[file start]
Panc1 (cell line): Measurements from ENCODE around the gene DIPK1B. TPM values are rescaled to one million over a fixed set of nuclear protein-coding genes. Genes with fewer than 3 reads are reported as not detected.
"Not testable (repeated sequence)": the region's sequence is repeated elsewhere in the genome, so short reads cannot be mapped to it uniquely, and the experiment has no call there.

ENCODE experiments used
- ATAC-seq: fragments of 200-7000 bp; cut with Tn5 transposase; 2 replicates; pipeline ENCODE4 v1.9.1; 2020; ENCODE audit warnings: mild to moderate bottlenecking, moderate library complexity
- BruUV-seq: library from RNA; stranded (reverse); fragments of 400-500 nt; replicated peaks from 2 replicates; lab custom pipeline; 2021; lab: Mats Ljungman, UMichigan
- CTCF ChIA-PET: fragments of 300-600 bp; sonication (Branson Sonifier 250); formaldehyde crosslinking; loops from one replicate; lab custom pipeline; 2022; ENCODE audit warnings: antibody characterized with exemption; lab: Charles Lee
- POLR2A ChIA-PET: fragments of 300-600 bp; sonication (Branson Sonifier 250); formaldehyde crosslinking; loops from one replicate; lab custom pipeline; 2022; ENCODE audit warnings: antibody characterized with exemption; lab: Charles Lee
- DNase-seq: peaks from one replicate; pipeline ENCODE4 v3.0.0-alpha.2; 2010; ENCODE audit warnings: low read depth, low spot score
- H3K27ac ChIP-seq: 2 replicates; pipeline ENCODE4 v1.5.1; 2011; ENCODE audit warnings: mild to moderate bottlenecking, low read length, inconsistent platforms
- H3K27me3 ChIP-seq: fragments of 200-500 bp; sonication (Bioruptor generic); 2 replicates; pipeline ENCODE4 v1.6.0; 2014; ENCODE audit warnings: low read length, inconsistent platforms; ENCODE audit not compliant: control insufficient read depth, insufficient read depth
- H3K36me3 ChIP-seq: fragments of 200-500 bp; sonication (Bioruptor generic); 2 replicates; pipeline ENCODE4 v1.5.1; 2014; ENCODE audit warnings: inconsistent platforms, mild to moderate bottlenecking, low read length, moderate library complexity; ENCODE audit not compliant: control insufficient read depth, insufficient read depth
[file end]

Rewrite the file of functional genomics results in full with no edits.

Panc1 (cell line): Measurements from ENCODE around the gene DIPK1B. TPM values are rescaled to one million over a fixed set of nuclear protein-coding genes. Genes with fewer than 3 reads are reported as not detected.
"Not testable (repeated sequence)": the region's sequence is repeated elsewhere in the genome, so short reads cannot be mapped to it uniquely, and the experiment has no call there.

ENCODE experiments used
- ATAC-seq: fragments of 200-7000 bp; cut with Tn5 transposase; 2 replicates; pipeline ENCODE4 v1.9.1; 2020; ENCODE audit warnings: mild to moderate bottlenecking, moderate library complexity
- BruUV-seq: library from RNA; stranded (reverse); fragments of 400-500 nt; replicated peaks from 2 replicates; lab custom pipeline; 2021; lab: Mats Ljungman, UMichigan
- CTCF ChIA-PET: fragments of 300-600 bp; sonication (Branson Sonifier 250); formaldehyde crosslinking; loops from one replicate; lab custom pipeline; 2022; ENCODE audit warnings: antibody characterized with exemption; lab: Charles Lee
- POLR2A ChIA-PET: fragments of 300-600 bp; sonication (Branson Sonifier 250); formaldehyde crosslinking; loops from one replicate; lab custom pipeline; 2022; ENCODE audit warnings: antibody characterized with exemption; lab: Charles Lee
- DNase-seq: peaks from one replicate; pipeline ENCODE4 v3.0.0-alpha.2; 2010; ENCODE audit warnings: low read depth, low spot score
- H3K27ac ChIP-seq: 2 replicates; pipeline ENCODE4 v1.5.1; 2011; ENCODE audit warnings: mild to moderate bottlenecking, low read length, inconsistent platforms
- H3K27me3 ChIP-seq: fragments of 200-500 bp; sonication (Bioruptor generic); 2 replicates; pipeline ENCODE4 v1.6.0; 2014; ENCODE audit warnings: low read length, inconsistent platforms; ENCODE audit not compliant: control insufficient read depth, insufficient read depth
- H3K36me3 ChIP-seq: fragments of 200-500 bp; sonication (Bioruptor generic); 2 replicates; pipeline ENCODE4 v1.5.1; 2014; ENCODE audit warnings: inconsistent platforms, mild to moderate bottlenecking, low read length, moderate library complexity; ENCODE audit not compliant: control insufficient read depth, insufficient read depth